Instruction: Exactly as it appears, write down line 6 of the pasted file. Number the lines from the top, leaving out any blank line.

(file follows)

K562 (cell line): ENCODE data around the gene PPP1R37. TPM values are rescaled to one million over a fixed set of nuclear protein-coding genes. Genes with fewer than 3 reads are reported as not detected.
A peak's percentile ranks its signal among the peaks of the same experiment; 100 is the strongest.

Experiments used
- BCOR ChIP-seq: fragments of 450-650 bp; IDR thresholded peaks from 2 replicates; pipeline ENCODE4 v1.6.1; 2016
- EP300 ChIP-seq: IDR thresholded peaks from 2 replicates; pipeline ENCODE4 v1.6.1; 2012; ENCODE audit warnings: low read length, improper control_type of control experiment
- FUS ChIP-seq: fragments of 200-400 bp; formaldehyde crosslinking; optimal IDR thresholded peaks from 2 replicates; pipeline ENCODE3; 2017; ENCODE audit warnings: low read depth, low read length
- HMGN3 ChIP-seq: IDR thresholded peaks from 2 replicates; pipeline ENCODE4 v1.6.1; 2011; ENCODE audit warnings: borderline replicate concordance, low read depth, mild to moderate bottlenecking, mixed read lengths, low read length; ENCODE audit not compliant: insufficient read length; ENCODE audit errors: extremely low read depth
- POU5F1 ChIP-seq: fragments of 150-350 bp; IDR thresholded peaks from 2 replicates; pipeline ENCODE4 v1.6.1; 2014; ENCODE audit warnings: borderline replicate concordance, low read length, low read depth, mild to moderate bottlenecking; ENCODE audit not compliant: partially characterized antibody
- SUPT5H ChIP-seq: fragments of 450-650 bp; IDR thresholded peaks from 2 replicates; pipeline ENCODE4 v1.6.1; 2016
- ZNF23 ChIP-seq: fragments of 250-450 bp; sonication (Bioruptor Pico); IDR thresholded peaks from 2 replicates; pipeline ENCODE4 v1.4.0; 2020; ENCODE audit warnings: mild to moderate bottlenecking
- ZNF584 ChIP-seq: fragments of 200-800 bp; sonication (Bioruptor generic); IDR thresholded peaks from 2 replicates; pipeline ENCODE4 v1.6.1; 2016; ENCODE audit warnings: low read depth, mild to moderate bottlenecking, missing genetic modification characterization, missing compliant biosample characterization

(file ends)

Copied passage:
- FUS ChIP-seq: fragments of 200-400 bp; formaldehyde crosslinking; optimal IDR thresholded peaks from 2 replicates; pipeline ENCODE3; 2017; ENCODE audit warnings: low read depth, low read length